Since it is clear that IR35 changes in the public sector will apply from April in 2017, agencies and contractors have to now get themselves sorted to operate without any hassle under the new framework. HMRC, who has begun work on the new IR35 tool, will roll it out online from late autumn this year.
Naturally, this change won’t be welcomed with open arms. According to a recent survey of 95 of HR managers working in the public sector, 69.5% believe the introduction of the tool will either reduce their ability to attract talent or put up such outfits’ wage bills.
Fear is in the air for contractors and agencies as there is a strong chance of everyone being affected due to this. The same survey concluded that the IR35 tool will prevent the public sector from accessing the specialist skills it needs to deliver vital public services.
What should PSC contractors do?
First off, they need to understand their current position – whether or not they fall out of IR35 and for this, proper advice should be taken from appropriate experts. Beyond this, it is difficult for contractors to do anything else. Estimating their position and ensuring their documents are in place are the two things they should focus on right now – till further news comes their way from HMRC.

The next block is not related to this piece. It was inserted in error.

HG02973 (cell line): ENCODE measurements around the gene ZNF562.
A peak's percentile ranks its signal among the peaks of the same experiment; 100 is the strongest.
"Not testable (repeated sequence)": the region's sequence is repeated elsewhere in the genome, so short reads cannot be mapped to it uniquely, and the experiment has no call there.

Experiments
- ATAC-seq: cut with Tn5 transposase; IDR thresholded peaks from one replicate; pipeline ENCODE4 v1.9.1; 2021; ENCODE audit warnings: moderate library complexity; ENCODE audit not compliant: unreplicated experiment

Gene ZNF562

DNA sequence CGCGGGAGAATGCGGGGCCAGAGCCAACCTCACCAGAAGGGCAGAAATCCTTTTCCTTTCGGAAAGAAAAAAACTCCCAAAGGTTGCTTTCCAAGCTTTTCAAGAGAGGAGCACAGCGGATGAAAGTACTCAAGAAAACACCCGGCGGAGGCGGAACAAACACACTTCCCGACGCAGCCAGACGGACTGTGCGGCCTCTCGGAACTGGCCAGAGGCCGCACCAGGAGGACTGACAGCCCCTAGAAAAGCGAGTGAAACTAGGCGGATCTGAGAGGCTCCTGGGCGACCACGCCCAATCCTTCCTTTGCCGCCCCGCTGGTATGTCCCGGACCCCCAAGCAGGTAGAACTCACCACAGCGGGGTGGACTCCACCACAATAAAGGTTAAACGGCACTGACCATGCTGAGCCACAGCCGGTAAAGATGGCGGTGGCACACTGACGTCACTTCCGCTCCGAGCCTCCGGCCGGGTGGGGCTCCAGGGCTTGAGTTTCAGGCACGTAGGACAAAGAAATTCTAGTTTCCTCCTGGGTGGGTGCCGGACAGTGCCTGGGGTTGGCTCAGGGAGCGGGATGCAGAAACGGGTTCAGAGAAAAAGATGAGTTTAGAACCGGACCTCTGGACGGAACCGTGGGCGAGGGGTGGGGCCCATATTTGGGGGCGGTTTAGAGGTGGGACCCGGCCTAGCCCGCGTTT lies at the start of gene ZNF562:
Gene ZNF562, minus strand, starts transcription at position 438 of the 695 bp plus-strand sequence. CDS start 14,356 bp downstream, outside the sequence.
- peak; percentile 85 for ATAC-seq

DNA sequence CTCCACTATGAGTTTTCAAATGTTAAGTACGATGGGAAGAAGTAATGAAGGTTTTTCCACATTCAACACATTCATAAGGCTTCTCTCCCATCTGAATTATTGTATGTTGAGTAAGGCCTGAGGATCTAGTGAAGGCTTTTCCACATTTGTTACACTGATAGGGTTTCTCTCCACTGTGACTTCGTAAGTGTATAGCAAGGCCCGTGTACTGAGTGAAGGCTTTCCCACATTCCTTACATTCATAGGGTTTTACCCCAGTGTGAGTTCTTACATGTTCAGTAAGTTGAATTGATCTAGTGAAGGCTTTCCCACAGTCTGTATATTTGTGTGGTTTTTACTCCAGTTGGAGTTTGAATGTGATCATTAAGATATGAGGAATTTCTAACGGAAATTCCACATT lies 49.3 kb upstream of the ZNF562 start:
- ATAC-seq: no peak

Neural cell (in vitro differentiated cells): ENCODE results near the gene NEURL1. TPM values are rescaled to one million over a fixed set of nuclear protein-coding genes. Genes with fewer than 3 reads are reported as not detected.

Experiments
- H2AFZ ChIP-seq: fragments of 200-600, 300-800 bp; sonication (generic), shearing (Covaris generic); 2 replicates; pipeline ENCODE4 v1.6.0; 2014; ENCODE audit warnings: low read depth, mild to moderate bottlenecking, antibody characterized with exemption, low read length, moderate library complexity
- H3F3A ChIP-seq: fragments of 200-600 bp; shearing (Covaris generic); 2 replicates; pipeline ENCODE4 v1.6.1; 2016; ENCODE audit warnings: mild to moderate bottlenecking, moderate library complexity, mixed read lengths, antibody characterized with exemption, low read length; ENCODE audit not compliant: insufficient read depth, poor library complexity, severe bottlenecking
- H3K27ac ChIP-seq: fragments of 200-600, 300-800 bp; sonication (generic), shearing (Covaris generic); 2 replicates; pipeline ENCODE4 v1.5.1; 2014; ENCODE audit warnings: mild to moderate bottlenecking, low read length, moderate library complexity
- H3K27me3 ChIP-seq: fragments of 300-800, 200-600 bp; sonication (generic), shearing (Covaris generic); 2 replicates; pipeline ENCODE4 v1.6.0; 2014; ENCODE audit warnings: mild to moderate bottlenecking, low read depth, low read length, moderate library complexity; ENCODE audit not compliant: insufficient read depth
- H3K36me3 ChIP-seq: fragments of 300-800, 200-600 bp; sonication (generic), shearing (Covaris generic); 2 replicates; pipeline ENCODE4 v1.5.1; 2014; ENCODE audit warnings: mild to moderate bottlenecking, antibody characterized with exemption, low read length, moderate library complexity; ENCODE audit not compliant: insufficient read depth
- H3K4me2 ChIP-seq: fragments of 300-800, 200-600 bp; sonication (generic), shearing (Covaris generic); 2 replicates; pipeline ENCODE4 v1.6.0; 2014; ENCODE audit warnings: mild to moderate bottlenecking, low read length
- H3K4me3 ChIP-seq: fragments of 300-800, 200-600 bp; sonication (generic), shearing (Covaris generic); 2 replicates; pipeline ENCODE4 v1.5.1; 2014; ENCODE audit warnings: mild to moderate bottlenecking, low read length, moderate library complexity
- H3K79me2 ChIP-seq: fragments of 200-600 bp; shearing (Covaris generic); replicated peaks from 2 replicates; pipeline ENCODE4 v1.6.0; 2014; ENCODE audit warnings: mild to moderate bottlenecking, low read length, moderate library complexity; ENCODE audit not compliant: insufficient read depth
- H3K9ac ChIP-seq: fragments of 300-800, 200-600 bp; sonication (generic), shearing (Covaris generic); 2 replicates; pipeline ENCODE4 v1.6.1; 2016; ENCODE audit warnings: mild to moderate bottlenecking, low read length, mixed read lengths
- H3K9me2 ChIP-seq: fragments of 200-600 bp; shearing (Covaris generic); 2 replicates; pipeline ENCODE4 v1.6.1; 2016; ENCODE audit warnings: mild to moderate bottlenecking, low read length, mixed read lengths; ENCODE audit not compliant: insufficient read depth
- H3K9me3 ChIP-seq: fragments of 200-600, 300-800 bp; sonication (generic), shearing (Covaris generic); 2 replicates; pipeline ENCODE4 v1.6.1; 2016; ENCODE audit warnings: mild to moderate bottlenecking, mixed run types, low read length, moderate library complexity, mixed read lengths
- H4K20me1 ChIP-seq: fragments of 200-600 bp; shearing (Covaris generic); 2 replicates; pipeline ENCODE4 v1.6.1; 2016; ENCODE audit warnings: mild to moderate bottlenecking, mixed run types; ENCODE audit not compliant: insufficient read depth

What should agencies do?
By the looks of recent contractor news and HMRC updates, a rewrite of the IR35 accounting information looks very much possible. This means the agencies need to speed up with everything related to IR35 to be ready from the beginning of next year.
The PSC contractors, caught by the new framework post April, will have to deal with making the returns to HMRC – that already have had tax and NIC deducted by the agency. This is why agencies should be able to efficiently raise the “outside IR35” assessment with the contractor and his or her work of place.
They need to understand what their obligations and potential liabilities will be and evaluate contracting workforce before the dreaded April arrives.
Even though having confidence in the tool is going to be a critical to the success – as of now, that seems far from possible – especially as no one yet has had sight of it.